The history of a hospital in Kilmainham goes back to the 12th century. The Knights Templar constructed an abbey on a corner of land granted to them by Hugh Tyrrel, Baron of Castleknock. It was funded by the Earl of Pembroke Richard de Clare or “Stongbow” as he is known in Irish history. After the Knights Templar were infamously suppressed in the 14th century the land was given to another order of Knights -The Knights of St. John. These Knights, who used the building as a hospital, held the land until 1537 when they lost it due to the Dissolution of the Monasteries. The old hospital was demolished in 1670.
Dublin’s golden age of architecture is considered to be synonymous with the British Georgian era of 1714 to 1830. In reality the age started before and ended later.
James Malton’s “Old Soldiers Hospital, Kilmainham. February 1794” Arguably the first major public building of the golden era was commissioned in Dublin by The Duke of Ormonde, James Bulter, and built on the site of the old Knights hospital. Inspired by Louis XIV’s Les Invalides in Paris he laid the foundation stone in 1680 and, four years later the Sir William Robinson building, designed to home and hospital army pensioners, was opened. It would serve in this role until 1927. The building, in the Palladian style popular at the time, encloses an inner quadrangle. The north wing of the building, captured by Malton in his etching, contains a baroque chapel and dining hall.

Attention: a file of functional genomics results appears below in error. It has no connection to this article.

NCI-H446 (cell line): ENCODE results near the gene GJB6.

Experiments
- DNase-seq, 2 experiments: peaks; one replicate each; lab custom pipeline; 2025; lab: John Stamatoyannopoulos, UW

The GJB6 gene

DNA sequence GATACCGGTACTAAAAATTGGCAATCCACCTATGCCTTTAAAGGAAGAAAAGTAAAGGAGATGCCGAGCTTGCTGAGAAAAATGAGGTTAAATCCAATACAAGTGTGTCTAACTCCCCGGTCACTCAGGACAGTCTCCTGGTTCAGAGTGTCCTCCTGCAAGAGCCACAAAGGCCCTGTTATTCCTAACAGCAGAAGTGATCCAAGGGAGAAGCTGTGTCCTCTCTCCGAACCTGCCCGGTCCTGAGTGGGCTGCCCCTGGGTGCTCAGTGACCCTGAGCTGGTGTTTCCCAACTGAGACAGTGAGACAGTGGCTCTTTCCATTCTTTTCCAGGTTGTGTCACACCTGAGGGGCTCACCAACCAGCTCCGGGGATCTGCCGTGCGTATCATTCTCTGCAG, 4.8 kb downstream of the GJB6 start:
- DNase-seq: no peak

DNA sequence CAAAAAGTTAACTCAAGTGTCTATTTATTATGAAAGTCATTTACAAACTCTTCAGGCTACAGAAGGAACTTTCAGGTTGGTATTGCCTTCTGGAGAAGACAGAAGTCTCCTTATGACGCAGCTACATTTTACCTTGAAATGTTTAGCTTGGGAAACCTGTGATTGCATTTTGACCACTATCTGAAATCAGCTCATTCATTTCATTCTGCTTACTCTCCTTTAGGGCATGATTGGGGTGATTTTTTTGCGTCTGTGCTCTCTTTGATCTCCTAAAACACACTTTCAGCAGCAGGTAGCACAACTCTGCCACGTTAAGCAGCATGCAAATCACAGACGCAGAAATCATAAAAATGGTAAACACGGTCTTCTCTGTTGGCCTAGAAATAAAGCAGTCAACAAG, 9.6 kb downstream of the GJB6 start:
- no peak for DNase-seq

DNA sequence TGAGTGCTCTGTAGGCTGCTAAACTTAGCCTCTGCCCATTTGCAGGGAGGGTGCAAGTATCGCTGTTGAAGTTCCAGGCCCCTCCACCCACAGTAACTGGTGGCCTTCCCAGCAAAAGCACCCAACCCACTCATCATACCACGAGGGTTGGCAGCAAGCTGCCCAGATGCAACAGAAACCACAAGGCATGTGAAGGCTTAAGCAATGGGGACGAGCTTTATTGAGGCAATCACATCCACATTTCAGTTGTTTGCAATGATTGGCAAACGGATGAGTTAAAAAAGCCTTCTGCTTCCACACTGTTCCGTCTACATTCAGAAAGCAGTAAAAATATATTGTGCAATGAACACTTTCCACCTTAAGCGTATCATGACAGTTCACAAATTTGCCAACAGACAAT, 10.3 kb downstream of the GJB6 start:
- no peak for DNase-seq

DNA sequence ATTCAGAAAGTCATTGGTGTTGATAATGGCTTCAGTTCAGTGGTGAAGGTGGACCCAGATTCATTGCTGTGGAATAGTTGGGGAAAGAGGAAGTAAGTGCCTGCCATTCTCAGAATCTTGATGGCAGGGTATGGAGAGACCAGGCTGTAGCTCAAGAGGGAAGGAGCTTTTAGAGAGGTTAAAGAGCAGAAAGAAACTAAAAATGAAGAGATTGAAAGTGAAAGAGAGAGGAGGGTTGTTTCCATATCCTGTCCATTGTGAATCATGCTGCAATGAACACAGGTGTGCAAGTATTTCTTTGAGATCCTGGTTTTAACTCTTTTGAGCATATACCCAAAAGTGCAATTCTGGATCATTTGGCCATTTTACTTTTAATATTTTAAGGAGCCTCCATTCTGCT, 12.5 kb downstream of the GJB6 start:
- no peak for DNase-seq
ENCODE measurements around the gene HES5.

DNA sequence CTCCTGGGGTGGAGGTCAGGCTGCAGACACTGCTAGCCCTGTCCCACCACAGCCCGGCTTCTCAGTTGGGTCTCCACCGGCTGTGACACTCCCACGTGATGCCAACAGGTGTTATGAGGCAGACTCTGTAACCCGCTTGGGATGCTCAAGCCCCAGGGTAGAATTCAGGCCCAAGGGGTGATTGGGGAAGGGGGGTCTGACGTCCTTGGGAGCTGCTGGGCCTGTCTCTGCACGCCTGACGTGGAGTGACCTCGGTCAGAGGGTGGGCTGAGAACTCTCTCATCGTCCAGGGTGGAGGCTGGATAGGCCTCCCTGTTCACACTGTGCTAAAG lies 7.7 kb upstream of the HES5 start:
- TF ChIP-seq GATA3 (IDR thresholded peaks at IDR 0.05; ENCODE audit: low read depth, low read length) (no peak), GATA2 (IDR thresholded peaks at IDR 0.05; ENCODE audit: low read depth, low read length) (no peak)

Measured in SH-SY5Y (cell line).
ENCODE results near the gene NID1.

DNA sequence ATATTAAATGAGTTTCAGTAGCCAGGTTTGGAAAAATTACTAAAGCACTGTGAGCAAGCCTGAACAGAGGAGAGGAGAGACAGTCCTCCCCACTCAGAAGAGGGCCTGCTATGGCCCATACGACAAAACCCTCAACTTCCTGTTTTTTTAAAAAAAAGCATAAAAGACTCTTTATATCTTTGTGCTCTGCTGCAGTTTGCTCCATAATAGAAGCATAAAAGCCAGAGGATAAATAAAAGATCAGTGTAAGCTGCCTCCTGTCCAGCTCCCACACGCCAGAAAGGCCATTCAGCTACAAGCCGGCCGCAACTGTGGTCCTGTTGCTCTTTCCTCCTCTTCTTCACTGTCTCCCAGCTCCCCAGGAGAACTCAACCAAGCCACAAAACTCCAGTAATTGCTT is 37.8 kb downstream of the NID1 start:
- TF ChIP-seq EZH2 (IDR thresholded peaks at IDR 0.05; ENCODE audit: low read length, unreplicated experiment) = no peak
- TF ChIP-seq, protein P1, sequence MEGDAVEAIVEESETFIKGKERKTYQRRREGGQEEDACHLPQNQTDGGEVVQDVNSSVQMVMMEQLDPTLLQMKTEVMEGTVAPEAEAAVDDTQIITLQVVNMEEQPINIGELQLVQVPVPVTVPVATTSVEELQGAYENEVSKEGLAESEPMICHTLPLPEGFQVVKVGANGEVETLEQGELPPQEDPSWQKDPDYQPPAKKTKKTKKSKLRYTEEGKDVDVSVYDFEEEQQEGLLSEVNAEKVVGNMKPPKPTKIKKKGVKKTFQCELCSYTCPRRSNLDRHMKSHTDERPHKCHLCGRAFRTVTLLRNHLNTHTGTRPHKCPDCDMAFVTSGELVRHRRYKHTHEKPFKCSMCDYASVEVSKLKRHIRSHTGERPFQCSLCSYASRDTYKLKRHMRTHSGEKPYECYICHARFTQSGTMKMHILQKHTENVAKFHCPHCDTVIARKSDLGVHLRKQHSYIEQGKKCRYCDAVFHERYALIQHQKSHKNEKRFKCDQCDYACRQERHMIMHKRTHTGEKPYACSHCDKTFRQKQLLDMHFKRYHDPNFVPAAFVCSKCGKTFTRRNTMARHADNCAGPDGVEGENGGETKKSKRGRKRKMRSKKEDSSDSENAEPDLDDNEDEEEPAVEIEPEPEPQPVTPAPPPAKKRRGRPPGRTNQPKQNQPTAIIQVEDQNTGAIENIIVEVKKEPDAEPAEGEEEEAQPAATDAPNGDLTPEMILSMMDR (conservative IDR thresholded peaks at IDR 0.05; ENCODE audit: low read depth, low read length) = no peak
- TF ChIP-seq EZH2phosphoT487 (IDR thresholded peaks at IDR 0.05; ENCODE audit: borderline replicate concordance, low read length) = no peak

After 1922 the newly independent state looked at the possibility of using the building as the center of government but, due to the dire financial conditions that Ireland found itself in at the time, it was decided it was too costly to renovate and instead Leinster House was selected. The hospital then found itself as the Garda Headquarters but in 1950 the Commissioner and staff returned to their original building in the Phoenix Park.
The building was extensively restored in 1984, it’s 300th year, when it reopened in it’s new role as the Irish Museum of Modern Art.